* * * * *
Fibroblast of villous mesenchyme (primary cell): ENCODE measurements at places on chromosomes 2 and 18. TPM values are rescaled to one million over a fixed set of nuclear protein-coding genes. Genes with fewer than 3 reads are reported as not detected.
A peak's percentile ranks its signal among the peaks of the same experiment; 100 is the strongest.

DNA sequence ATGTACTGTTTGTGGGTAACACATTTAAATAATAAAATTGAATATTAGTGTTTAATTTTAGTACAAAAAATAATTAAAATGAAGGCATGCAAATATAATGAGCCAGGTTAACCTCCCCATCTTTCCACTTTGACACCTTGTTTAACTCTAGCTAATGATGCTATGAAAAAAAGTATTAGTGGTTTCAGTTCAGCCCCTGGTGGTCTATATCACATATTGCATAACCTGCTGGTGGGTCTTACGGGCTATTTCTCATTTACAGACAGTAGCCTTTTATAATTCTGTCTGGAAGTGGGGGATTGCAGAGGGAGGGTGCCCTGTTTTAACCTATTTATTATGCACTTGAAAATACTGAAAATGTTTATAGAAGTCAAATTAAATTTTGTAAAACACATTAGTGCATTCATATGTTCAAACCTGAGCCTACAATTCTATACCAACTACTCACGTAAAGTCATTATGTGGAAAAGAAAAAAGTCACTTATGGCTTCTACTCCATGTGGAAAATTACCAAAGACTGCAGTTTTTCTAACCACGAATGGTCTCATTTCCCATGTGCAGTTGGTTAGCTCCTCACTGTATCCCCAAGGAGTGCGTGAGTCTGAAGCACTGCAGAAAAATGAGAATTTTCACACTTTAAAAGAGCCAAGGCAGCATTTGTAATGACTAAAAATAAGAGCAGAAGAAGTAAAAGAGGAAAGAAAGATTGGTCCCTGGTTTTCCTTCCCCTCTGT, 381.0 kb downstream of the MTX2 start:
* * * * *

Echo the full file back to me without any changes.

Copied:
Fibroblast of villous mesenchyme (primary cell): ENCODE measurements at places on chromosomes 2 and 18. TPM values are rescaled to one million over a fixed set of nuclear protein-coding genes. Genes with fewer than 3 reads are reported as not detected.
A peak's percentile ranks its signal among the peaks of the same experiment; 100 is the strongest.

DNA sequence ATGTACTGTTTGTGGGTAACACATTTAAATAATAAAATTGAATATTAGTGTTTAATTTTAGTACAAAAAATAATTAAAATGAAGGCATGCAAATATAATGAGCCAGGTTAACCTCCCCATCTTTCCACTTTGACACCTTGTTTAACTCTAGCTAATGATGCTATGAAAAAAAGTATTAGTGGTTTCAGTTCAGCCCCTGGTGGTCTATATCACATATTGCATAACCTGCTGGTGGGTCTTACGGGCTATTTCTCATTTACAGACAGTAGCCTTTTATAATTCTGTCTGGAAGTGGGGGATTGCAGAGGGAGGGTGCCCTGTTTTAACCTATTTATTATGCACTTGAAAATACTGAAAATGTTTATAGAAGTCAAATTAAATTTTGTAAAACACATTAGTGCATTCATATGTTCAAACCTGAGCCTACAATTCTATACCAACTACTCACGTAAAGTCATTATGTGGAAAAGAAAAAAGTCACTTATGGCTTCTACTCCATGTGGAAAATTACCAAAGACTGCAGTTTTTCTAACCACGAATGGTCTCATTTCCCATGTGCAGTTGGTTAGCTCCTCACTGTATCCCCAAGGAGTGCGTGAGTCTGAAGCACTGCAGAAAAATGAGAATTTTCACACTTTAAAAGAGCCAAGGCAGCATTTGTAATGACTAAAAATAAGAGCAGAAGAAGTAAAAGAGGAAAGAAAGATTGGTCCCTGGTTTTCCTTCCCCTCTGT, 381.0 kb downstream of the MTX2 start: